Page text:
August 27, 2011 - Phil Hodgen

The shipment of California jobs to Texas – what can be done?

This is just too good–for its commentary on the quality of the brains in California politics, and for the meta-message about the quality of brains in Congress and the White House (hint hint: FATCA. hint hint: the ongoing FBAR jihad). From 40 Tax Management International Journal 244, April 8, 2011.

The Shipment of California Jobs to Texas — What Can Be Done?!

by Herman B. Bouma, Esq.
Buchanan Ingersoll & Rooney PC
Washington, D.C.

May 2, 2011. This just in: Concerned about the shipment of California jobs to Texas, the California State Legislature today passed legislation imposing current, worldwide income taxation on every corporate group headed by a California corporation, thus subjecting such a group to current taxation on its income earned worldwide, including in Texas. The Governor indicated he will sign the legislation, stating, “It is high time we repeal the tax breaks and loopholes for shipping California jobs to Texas.”

May 2, 2016. This just in: Recently released statistics indicate that the number of corporate groups headed by California corporations has dropped precipitously over the last five years. The statistics also indicate that those California-headed corporate groups still remaining are having a difficult time competing with other corporate groups. Members of the California State Legislature expressed surprise at the findings.

May 2, 2017. This just in: Dazed but undaunted, the California State Legislature today passed legislation imposing current, worldwide taxation on every corporation in the world and instructing the Governor to take over the world in order to ensure compliance. The Governor indicated he will sign the legislation and expressed every confidence in the ability of the California Highway Patrol to carry out its new mission.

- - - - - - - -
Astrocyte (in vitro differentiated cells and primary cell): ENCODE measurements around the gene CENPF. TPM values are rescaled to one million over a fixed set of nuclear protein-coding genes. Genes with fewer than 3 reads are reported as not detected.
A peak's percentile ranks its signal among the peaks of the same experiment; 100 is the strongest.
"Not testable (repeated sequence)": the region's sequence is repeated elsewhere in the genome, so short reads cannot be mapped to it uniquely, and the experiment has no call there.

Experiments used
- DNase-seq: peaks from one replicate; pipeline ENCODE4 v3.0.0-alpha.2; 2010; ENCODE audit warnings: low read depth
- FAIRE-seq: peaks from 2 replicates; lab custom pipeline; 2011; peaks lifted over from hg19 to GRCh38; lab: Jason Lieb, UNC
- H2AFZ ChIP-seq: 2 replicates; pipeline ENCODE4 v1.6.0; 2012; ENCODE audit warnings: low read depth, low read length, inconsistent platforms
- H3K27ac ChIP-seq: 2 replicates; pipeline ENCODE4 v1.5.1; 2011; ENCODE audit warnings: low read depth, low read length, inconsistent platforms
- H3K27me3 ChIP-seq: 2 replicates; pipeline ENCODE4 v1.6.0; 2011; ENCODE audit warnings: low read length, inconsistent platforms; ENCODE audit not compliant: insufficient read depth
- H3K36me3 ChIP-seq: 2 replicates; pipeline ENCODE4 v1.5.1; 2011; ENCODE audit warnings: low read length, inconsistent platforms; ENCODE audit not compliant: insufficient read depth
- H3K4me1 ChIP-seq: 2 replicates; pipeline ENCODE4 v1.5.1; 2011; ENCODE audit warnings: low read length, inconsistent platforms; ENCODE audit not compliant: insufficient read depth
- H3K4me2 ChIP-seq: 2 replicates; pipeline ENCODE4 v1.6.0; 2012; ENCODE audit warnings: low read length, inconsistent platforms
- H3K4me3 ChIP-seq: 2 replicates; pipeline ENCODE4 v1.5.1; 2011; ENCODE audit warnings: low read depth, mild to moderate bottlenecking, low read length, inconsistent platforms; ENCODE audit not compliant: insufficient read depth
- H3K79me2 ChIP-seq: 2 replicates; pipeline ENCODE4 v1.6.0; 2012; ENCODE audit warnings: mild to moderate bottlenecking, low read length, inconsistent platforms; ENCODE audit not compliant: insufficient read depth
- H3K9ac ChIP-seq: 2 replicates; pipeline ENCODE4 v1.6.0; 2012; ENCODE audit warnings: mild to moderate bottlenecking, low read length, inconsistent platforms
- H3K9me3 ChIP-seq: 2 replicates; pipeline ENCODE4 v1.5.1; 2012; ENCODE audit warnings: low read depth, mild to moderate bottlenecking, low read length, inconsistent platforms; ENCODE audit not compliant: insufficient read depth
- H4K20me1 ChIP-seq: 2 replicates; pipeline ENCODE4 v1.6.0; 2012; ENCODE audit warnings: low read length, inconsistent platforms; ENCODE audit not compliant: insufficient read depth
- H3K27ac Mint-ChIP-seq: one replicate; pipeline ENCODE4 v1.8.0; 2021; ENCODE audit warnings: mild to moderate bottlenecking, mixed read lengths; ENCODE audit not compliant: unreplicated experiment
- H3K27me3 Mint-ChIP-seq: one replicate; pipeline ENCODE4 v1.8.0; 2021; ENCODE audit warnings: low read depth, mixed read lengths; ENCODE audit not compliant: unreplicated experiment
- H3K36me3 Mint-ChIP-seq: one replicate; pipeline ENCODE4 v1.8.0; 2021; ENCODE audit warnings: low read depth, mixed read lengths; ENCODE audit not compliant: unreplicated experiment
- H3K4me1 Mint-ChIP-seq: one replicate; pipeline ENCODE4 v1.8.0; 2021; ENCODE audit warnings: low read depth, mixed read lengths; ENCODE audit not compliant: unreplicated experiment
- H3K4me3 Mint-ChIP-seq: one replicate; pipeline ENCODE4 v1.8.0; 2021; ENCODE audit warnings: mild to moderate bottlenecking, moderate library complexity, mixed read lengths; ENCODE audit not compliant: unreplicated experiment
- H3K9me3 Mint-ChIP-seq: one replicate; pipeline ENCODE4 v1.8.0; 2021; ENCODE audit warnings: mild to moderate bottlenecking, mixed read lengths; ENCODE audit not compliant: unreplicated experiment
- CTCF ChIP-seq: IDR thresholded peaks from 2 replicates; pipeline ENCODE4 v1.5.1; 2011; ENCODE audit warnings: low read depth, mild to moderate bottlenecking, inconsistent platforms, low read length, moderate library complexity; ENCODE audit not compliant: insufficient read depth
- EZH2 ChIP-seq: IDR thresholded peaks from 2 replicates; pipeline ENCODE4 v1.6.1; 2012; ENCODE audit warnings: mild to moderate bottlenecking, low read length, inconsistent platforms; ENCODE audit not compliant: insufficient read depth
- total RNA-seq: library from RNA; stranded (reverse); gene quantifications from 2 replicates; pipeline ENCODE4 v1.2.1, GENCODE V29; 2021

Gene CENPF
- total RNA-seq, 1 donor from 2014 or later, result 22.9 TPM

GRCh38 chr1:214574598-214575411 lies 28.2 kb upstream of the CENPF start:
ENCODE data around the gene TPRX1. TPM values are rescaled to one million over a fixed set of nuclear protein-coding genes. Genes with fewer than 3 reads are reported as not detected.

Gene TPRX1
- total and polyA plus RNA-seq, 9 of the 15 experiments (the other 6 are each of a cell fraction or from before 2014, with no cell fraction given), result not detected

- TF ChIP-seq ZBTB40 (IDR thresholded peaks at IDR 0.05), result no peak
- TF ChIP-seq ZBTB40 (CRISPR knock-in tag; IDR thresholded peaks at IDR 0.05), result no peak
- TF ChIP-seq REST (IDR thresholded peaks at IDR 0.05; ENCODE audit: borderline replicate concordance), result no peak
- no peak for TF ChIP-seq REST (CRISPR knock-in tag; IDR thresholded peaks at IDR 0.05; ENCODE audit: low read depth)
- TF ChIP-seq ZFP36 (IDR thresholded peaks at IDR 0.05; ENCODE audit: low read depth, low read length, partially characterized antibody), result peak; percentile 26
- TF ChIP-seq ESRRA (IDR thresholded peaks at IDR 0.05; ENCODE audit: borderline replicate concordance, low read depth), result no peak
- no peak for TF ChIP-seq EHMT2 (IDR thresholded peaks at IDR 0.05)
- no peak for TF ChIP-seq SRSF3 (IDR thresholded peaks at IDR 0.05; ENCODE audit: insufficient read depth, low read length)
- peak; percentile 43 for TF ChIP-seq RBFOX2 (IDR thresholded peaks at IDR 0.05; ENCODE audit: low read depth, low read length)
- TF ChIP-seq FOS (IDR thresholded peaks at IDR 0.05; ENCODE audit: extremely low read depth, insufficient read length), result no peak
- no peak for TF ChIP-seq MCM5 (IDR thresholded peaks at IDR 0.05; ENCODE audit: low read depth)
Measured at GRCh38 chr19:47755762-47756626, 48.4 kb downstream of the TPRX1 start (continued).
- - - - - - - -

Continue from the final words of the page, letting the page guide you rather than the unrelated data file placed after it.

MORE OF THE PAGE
I would only note that this is in fact already true in California. Let’s say there exists a trust. The assets are outside of California. All of the beneficiaries live outside of California and have never traveled to California in their lives. The only connection with California is that the trustee is based here.

  • Result 1: California says the trust must pay California income tax on its income. (Consequently, the beneficiaries end up paying the California income tax even though they don’t live here). This is seen as completely logical in Sacramento–as immutable as the Law of Gravity.
  • Result 2: California banks and trust companies cannot compete for this business. Instead they open trust companies in Nevada and Delaware. (Consequently, banking and trust company jobs are created in Nevada and Delaware). This produces utter bewilderment in Sacramento.

A hearty tip of the hat to Herman Bouma for his humorous article.